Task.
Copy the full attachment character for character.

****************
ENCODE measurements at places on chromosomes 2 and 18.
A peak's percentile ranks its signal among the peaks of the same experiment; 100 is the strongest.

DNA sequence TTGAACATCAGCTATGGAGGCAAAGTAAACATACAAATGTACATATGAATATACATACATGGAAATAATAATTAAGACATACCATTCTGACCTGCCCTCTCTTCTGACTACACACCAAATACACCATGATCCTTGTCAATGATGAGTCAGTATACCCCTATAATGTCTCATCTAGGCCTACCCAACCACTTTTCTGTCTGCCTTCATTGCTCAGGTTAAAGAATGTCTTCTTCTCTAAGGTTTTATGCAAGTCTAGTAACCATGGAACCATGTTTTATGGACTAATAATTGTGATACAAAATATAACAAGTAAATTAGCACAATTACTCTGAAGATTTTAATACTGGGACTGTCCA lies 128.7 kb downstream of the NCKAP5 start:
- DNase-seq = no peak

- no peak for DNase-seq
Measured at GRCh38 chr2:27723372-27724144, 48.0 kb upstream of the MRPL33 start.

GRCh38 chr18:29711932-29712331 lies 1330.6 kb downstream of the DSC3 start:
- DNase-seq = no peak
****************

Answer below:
ENCODE measurements at places on chromosomes 2 and 18.
A peak's percentile ranks its signal among the peaks of the same experiment; 100 is the strongest.

DNA sequence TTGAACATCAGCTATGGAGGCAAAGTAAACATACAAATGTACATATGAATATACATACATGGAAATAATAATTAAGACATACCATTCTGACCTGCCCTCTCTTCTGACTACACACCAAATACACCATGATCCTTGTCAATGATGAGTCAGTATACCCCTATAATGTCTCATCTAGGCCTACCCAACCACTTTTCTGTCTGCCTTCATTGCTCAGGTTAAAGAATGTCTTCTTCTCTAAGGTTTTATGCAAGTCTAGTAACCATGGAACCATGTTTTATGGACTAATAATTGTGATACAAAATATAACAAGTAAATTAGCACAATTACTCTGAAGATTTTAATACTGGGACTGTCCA lies 128.7 kb downstream of the NCKAP5 start:
- DNase-seq = no peak

- no peak for DNase-seq
Measured at GRCh38 chr2:27723372-27724144, 48.0 kb upstream of the MRPL33 start.

GRCh38 chr18:29711932-29712331 lies 1330.6 kb downstream of the DSC3 start:
- DNase-seq = no peak